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    ABSTRACT: Human herpesvirus type 8 vMIP-II has one of the broadest ranges of chemokine receptor binding and therefore a multiplicity of biologic effects, both immunologic and antiviral. These properties make vMIP-II an attractive effector gene to be expressed from gene therapy vectors. The present studies were concerned with both therapeutic approaches: (1) an anti-simian immunodeficiency virus (SIV) biologic, and (2) an effector gene in SIV-based vectors. Regarding its antiviral properties, vMIP-II expressed from bacteria and SIV-based vectors bound the surface of CEMx174 cells and specifically suppressed SIVmac251 infection. A CCR3 monoclonal antibody partially inhibited vMIP-II binding, suggesting that both SIVmac251 and vMIP-II utilize a similar CCR3-like receptor for CEMx174 cell binding. Replication competent SIV-based vectors containing forward and reverse vMIP-II produced neither identifiable vMIP-II nor virions for the first 21 days. Virus replication occurred after this period. Significant sequence alterations in the forward vMIP-II containing replication competent vector transcripts were responsible for the failure of vMIP-II expression. The genetic basis for the initial failure to replicate virus and its later restoration was not determined but appeared in the II-PIMv containing vectors to coincide with deletions and compensatory rearrangements in nef 3' of the polypurine tract. Cells transfected with SIVmac239Delta3DeltaLTR-vMIP-II vectors expressed biologically active vMIP-II that bound CEMx174 cells and suppressed SIVmac251 infection. These data suggest that replication defective SIV vectors expressing immunobiolgic genes such as vMIP-II may prove useful in gene therapies, particularly in augmenting immune responses in chronically infected individuals.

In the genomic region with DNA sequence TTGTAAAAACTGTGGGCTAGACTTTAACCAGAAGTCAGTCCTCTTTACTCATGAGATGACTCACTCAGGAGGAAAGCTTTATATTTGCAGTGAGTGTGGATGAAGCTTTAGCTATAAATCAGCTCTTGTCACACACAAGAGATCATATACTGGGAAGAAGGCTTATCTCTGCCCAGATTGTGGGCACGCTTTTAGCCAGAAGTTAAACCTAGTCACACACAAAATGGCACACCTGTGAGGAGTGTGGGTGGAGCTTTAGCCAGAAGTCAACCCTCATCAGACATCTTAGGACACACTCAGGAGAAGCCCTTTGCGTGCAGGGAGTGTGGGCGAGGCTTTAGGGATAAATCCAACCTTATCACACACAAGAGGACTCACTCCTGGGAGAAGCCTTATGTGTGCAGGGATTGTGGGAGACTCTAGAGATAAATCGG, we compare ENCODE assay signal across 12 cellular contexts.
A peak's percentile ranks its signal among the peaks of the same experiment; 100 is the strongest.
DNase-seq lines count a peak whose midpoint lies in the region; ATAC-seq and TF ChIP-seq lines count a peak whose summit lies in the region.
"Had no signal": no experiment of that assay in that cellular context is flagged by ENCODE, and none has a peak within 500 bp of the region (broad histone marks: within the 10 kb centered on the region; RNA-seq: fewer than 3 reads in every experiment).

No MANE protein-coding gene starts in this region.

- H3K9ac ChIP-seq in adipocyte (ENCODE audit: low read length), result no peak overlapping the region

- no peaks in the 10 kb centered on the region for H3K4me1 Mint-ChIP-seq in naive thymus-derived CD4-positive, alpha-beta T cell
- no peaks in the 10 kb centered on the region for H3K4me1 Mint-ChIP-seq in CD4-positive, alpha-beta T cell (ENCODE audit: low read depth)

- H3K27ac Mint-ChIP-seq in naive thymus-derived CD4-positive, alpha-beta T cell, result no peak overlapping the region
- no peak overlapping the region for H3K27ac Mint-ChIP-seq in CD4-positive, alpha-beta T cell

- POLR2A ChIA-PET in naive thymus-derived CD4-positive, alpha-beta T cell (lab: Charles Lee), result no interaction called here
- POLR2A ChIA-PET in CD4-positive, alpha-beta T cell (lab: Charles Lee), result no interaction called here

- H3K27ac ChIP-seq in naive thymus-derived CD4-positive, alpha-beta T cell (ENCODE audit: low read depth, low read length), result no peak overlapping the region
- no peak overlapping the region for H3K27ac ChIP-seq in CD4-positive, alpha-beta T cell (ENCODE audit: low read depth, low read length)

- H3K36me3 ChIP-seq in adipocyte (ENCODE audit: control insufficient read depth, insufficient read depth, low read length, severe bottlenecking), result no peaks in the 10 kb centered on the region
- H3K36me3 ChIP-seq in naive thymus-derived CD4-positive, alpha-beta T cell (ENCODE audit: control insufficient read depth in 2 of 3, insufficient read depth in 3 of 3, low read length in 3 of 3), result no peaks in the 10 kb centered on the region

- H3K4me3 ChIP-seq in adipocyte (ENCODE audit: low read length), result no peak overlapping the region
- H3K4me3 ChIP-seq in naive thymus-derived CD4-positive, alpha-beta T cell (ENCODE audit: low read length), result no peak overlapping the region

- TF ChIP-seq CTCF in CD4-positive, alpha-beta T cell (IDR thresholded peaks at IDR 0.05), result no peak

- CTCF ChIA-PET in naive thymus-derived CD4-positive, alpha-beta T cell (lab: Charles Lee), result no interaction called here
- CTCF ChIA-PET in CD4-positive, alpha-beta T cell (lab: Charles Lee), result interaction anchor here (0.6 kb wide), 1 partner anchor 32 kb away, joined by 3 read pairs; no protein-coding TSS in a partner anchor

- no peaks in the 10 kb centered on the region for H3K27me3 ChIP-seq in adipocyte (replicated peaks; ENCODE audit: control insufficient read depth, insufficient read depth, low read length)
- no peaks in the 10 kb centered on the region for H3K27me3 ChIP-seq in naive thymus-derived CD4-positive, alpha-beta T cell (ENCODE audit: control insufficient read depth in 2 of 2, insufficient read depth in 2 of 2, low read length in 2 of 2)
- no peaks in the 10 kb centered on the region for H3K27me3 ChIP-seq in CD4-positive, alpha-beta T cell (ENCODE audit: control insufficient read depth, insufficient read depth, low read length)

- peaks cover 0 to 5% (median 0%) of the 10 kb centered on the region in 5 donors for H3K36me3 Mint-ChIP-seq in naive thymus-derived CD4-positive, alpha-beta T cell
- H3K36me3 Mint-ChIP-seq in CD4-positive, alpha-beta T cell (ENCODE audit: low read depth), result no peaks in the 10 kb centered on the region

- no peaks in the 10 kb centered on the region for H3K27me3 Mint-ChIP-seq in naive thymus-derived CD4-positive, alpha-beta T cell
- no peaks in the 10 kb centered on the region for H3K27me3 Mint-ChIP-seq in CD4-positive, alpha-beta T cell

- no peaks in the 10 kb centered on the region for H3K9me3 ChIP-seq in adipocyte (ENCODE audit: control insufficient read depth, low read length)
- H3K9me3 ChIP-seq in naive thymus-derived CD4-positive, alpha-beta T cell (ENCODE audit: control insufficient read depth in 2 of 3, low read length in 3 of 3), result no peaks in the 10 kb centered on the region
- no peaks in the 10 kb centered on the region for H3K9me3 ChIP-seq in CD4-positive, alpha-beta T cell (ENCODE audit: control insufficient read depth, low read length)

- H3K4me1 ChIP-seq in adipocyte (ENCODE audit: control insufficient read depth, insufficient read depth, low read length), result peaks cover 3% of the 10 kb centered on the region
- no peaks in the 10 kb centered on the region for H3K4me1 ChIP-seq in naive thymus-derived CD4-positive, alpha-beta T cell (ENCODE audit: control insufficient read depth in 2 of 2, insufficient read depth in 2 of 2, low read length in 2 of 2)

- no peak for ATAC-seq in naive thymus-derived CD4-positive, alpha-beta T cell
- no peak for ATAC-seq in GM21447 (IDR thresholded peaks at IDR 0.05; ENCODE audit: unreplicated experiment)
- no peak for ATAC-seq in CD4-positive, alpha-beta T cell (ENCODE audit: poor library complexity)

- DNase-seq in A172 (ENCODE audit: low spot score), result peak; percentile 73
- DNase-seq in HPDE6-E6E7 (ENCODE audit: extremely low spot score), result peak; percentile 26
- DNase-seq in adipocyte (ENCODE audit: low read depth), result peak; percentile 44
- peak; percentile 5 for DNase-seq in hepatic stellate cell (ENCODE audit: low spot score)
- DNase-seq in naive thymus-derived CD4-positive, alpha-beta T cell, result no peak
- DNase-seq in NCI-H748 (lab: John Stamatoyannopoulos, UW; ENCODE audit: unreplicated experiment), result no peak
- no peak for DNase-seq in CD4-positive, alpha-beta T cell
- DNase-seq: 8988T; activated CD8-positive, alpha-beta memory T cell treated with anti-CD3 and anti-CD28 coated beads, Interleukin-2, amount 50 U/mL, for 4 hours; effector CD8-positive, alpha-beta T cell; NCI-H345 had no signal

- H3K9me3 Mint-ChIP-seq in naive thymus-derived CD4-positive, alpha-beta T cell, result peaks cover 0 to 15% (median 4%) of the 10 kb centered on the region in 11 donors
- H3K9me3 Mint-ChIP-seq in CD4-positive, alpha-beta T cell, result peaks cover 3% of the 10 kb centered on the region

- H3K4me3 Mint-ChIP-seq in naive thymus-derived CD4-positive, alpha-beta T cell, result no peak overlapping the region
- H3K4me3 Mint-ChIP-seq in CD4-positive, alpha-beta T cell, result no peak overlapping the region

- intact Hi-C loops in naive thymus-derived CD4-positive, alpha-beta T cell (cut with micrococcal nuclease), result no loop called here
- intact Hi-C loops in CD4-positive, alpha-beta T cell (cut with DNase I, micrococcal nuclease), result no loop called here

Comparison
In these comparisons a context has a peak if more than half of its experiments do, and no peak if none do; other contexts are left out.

Virus Research 09/2003; 94(2):103-12. · 2.75 Impact Factor